Stunning, individual, handmade pieces always complement the food and, in some cases, outshine it.
Kozue at the Park Hyatt in Shinjuku is a perfect example of this. Served in kaiseki-style, the chef has a choice of 4000 ceramic bowls, cups and plates, valued at more than one million dollars. But luckily, chef Kenichiro Ooe’s food matches the beauty of the ceramics. His food, traditional in format, has creative twists throughout.
The highlight for me is the shirako (cod’s milt, aka sperm, a challenging delicacy in Japan) tofu with tomburi and grated daikon – a delicate yet full-flavoured appetiser, and probably a very good introduction to those not au fait with the idea of eating cod’s sperm. The restaurant mirrors the Park Hyatt itself – subtle, elegant and not at all glitzy like so many large hotels.
If I had a wealthy, very stylish aunt, this is how I would imagine her house would look.
Ginza Okuda is a big-ticket restaurant and is the second restaurant for chef Tooru Okuda, his first being the highly regarded three Michelin star Kojyu.
Prices are around $220 per head plus drinks but, as with many of the high-end Michelin star restaurants in Tokyo, lunch can be a heavily discounted version of their dinner menu. The set lunch menu is around $110 per head, plus drinks. And so, we dine for lunch.
The restaurant is classic kaiseki-style, with a small counter seating seven people, as well as some private dining rooms to the side. But the counter is the place to be – it is where you can see all the chef action. I counted at least eight chefs in the very shiny, immaculately clean kitchen and at least three staff on the floor – for a restaurant that seats no more than 20 customers, that’s a very high staff to customer ratio.
The food, under the charge of Shun Miyahara, is refined, elegant and seasonally driven. The young Miyahara is very talented using traditional kaiseki techniques, with some subtle, modern touches throughout, and he is more than happy to help with English translations of the dishes presented.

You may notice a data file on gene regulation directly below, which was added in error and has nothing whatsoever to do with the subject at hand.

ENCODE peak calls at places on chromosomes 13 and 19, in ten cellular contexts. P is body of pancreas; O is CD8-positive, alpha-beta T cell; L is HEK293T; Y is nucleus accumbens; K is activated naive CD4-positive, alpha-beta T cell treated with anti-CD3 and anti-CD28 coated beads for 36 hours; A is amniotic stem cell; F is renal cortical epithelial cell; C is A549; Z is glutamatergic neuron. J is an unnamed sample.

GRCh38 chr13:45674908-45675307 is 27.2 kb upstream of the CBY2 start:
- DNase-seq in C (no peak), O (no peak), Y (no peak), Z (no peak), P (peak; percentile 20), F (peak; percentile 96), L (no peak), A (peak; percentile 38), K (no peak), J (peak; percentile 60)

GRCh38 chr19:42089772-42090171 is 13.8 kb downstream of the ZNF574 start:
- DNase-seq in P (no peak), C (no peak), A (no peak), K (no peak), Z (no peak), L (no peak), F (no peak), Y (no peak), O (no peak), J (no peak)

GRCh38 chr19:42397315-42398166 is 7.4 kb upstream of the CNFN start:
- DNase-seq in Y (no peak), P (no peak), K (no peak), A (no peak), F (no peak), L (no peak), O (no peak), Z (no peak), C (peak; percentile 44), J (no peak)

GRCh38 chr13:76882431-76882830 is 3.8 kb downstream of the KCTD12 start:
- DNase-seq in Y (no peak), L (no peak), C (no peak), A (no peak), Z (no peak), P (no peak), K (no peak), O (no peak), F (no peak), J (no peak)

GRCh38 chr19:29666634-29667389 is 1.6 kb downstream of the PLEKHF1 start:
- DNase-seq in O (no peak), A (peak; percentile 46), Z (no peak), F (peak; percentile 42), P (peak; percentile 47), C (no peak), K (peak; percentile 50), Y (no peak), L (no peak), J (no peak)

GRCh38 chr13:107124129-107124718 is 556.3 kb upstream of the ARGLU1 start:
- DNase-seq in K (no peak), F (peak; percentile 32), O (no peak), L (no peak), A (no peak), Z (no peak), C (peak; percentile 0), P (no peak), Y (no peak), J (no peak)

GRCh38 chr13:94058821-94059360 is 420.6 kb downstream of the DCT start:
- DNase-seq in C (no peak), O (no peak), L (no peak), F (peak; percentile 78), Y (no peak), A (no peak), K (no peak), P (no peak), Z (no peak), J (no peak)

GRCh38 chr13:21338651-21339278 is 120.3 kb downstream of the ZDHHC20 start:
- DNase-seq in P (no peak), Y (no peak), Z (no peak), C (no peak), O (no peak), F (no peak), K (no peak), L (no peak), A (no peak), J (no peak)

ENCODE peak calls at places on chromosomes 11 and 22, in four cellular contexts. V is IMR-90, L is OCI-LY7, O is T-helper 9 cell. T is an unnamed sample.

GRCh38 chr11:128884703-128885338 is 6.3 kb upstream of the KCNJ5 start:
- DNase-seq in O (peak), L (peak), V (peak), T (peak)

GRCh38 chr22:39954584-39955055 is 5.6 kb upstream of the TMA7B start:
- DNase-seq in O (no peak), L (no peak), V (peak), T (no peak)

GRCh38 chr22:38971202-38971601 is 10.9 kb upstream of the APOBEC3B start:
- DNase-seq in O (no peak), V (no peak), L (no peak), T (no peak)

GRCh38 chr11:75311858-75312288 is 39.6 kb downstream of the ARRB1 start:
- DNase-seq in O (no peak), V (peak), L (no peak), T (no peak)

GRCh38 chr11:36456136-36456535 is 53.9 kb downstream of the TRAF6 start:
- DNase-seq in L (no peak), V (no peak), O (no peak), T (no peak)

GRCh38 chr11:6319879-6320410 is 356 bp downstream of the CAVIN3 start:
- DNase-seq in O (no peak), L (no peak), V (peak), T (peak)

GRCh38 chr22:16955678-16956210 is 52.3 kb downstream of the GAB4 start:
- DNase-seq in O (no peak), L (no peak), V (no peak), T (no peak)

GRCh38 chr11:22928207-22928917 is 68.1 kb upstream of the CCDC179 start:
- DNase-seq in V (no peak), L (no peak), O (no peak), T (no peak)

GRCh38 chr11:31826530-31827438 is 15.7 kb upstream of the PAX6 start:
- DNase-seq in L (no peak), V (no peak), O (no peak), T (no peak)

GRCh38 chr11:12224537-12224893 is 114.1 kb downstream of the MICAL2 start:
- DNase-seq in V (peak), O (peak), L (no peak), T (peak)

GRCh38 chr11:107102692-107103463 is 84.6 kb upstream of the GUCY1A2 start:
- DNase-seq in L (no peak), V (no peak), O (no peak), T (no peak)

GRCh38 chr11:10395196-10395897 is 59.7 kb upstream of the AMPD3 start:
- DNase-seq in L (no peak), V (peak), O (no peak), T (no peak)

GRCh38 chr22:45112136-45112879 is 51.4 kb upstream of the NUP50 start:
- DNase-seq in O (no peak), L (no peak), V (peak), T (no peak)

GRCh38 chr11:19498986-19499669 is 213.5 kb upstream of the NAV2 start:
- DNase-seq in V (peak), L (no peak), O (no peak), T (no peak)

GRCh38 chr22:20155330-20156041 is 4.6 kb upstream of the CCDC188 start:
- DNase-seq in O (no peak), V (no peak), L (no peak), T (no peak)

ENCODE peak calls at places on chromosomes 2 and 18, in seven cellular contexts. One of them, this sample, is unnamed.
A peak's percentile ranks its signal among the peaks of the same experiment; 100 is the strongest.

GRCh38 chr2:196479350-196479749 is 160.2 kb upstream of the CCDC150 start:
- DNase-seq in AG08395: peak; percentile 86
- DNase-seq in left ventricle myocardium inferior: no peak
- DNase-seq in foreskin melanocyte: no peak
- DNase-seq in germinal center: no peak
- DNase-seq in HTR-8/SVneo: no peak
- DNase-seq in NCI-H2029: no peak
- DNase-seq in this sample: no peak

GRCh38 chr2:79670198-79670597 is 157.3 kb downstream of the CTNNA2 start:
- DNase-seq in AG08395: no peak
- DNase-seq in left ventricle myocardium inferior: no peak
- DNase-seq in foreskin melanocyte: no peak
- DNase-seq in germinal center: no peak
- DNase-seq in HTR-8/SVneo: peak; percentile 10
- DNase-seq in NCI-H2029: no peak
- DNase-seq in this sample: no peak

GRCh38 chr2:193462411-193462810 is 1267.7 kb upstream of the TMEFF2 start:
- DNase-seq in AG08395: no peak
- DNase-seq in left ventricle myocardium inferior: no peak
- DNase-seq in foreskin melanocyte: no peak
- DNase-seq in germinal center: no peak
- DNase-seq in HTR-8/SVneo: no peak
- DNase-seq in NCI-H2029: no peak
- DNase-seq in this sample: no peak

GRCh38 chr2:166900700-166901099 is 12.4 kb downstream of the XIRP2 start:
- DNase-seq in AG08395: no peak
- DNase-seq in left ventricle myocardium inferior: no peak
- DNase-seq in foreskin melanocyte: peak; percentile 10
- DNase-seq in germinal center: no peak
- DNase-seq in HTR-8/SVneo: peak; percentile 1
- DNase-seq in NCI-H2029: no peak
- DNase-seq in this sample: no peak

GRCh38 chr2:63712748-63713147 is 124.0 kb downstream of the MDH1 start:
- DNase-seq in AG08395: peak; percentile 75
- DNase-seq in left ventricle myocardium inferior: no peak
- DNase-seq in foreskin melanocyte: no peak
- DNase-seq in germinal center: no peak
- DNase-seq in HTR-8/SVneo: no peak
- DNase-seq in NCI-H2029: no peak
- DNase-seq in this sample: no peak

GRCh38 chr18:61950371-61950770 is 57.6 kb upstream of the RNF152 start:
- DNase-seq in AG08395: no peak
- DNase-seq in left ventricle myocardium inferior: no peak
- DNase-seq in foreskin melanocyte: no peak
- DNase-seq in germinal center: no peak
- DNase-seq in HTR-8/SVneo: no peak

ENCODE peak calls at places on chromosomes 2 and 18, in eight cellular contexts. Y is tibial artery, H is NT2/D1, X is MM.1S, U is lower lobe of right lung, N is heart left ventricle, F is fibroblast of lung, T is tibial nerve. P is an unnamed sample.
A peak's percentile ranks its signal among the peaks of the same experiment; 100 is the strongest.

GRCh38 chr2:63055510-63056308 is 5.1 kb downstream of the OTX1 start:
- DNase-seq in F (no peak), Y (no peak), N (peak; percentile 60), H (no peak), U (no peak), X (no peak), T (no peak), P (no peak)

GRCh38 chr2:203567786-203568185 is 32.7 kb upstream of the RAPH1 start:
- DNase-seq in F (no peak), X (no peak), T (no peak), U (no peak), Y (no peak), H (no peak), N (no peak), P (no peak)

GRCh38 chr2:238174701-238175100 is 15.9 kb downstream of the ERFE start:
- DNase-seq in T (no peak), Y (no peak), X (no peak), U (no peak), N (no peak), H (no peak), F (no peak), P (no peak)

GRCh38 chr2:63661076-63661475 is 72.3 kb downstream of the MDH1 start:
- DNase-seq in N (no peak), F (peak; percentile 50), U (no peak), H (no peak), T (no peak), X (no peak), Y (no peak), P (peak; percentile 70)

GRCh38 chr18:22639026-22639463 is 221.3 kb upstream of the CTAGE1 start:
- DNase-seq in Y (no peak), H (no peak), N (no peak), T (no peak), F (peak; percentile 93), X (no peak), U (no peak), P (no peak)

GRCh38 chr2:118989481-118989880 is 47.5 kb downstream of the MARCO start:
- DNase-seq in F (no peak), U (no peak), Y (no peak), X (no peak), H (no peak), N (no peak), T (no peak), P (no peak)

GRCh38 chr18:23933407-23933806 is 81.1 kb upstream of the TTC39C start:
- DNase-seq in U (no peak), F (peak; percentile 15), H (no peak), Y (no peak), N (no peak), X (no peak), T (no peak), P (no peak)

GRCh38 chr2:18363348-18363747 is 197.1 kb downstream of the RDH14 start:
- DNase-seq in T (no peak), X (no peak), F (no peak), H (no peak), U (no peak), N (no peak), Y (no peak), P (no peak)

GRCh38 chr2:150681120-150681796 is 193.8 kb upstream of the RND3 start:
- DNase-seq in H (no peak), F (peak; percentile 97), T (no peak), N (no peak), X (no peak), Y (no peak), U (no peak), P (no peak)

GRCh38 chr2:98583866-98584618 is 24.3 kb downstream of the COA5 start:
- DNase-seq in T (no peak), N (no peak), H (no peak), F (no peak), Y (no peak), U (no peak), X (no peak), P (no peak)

His dish of seared lobster – still raw in the centre – with apple, a soft broken vinegar jelly and small dices of a firmer nori jelly is delicate, flavoursome and refreshing.
Ishikawa, a more traditional kaiseki restaurant, is another fabulous meal for dinner – and known as a sanctuary hidden amongst the hectic streets of the city. The most prominent feature of this restaurant is the calm, authority figure of chef and owner Hideki Ishikawa.
He spends most of the service overseeing the counter, slicing the sashimi, practising quality control. Repeatedly throughout the evening, his many chefs will bring a small ladle of dashi (traditional Japanese cooking broth) for him to test.
With minimal words and movements, he tells the chefs what adjustments are to be made and the chef returns minutes later with the corrected broth. A small nod of the head from Ishikawa is the only indication given that perfection has been achieved. The menu features some fantastic ingredient combinations, like monkfish liver (surely the foie gras of the seafood world), sansai (mountain vegetables), snow crab and wild boar finished with an incredibly decadent uni (sea urchin) rice bowl. Stunning.
Our third kaiseki-style restaurant, Jimbocho Den, is such a wonderful surprise; the place has an energy and sense of humour that belies the traditional formal set-up of the restaurant. Run by a young husband-and-wife-team, the menu format is of traditional style but the dishes are both creative and modern, without losing sight of tradition.
Chef Zaiyu Hasegawa’s first dish for the night, foie gras miso wafer, is a very good indication of where the meal is headed, his Dentucky Fried Chicken dish (a chicken wing stuffed with rice and vegetables, served in a Kentucky Fried Chicken box full of hay) sums up the experience: cheeky, quirky and backed up by some very skilful cooking. And it is with dessert that
Hasegawa shows his most modern thinking. A tromp l’oeil creation – plated food designed to look like something it is not – of mouldy looking puffballs, served on garden trowels in a bed of leaf mulch, is actually delicate choux puffs with green tea on a bed of roasted brown tea leaves.